A case study on why state lawmakers shouldn’t set education policy is the Read to Succeed Act, which requires schools to hold back first-graders who don’t meet a certain standard on state reading assessments. Unfortunately, it’s just one of many examples of legislative meddling this session.
Gov. Sam Brownback originally proposed holding back all third-graders who don’t pass a reading assessment as part of his campaign goal to boost fourth-grade reading proficiency. But his plan couldn’t make it out of committee in the House or Senate – and for good reason.
In many cases, holding children back can be counterproductive to their academic progress, education experts say. It also can be unfair and inaccurate to make such decisions based on only one test. And as many experts noted, a better way to boost reading is to invest in early childhood education.
But rather than moving on to other issues, the full Senate changed the bill – seemingly on the fly and without any data – to move the retention requirement to first grade. After it passed the Senate, a compromise plan was hammered out by House and Senate negotiators. Both chambers approved it last week.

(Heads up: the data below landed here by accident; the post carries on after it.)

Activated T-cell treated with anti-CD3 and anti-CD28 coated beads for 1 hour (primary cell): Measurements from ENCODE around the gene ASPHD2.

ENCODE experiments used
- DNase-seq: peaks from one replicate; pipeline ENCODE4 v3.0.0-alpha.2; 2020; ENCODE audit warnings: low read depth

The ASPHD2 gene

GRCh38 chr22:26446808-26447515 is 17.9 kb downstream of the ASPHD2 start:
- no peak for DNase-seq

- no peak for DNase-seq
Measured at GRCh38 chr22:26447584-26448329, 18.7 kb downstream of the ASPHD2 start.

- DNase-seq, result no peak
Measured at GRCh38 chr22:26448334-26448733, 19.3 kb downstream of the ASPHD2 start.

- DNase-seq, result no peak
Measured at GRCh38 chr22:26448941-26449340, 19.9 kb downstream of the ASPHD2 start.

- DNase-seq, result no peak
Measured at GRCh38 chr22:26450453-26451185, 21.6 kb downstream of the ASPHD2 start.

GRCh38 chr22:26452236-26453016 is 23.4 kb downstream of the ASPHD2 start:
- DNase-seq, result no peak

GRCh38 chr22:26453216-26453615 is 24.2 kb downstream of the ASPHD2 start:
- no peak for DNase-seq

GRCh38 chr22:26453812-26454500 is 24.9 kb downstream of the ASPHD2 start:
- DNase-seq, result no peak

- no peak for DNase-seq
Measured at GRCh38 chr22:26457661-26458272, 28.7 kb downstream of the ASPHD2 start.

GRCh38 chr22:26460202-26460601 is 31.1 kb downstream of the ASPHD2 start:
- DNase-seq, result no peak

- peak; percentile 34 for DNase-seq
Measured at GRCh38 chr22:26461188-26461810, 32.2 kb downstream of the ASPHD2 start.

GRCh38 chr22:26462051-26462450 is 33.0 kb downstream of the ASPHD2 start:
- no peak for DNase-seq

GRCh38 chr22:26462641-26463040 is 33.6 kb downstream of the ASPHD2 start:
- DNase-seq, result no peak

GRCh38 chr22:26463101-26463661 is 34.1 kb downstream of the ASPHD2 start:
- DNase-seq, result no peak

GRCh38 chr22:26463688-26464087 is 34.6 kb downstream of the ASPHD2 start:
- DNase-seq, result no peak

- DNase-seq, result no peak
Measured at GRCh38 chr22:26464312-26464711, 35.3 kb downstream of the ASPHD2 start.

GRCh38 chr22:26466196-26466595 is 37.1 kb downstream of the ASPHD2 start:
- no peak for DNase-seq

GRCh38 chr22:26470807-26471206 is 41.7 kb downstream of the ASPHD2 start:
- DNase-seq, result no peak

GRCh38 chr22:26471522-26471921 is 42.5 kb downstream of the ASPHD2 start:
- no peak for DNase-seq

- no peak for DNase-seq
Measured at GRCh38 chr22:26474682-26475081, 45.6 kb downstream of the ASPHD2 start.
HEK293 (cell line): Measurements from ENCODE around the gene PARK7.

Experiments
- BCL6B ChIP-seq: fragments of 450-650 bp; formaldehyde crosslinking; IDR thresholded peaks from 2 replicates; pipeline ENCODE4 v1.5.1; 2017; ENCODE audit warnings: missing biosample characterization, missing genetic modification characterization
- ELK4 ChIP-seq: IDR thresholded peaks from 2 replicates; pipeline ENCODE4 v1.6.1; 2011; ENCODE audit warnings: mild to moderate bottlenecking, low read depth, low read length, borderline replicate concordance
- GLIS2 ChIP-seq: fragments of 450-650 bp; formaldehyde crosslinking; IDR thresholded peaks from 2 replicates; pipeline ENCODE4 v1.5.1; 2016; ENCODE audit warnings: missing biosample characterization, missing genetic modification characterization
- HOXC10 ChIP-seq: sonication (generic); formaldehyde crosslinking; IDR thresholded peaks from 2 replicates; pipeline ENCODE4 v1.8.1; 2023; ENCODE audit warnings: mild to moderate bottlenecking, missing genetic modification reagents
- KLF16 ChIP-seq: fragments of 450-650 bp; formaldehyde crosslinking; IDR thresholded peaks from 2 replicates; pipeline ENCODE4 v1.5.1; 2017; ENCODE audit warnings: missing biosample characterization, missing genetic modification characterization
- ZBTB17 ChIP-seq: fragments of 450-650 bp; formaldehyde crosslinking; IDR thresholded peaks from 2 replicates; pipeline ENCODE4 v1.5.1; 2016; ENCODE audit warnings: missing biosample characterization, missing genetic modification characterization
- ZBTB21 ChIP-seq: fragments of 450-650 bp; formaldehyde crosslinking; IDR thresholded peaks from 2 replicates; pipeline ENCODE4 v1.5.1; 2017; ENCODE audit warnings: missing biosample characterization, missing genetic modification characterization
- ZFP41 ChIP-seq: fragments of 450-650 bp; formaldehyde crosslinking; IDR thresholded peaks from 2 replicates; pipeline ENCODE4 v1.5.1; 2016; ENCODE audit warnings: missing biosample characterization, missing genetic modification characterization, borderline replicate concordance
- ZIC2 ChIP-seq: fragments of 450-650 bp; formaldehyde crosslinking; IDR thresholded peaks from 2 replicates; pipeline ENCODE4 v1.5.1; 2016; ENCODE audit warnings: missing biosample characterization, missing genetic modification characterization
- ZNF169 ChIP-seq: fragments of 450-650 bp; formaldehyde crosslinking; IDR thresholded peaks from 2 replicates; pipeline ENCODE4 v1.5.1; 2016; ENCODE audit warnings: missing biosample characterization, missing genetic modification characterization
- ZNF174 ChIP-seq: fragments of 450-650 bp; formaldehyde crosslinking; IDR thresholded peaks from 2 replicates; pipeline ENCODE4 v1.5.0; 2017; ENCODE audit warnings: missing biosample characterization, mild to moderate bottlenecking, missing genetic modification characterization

The new plan targets districts with a higher-than-average percentage of students scoring at a low level on state assessment tests. It also exempts certain special education and bilingual students. Schools also must allow students to retake the assessment test, and parents can override the retention mandate and have their children promoted.
The changes certainly improve the bill, including a provision allowing other measures besides just the state test to be considered. Still, it is troubling how freely lawmakers approve new mandates that aren’t backed by teachers or academic studies.
Some other bills considered by lawmakers this session have included mandating that schools teach the history of our nation’s founding during a particular week in September (approved), blocking Common Core education standards (not approved – at least not yet), and restricting the collective-bargaining rights of teachers (deferred until next year).
Lawmakers also have approved several changes to school finance, which is their area of responsibility. But some of those proposals are misguided or deceptive.
For example, the House approved a bill (which is still in conference committee) that would require school districts to send a portion of their local-option budget funding to the state, which would then return it to the districts as “state aid.” It is intended to fool the courts and the public into thinking the state has increased funding.
“It’s like if you lost the basketball game and you take 10 points from your opponent and then say you won,” complained Rep. Jim Kelly, R-Independence.
But when it comes to education policy, that’s how the game is played in Topeka.
For the editorial board, Phillip Brownlee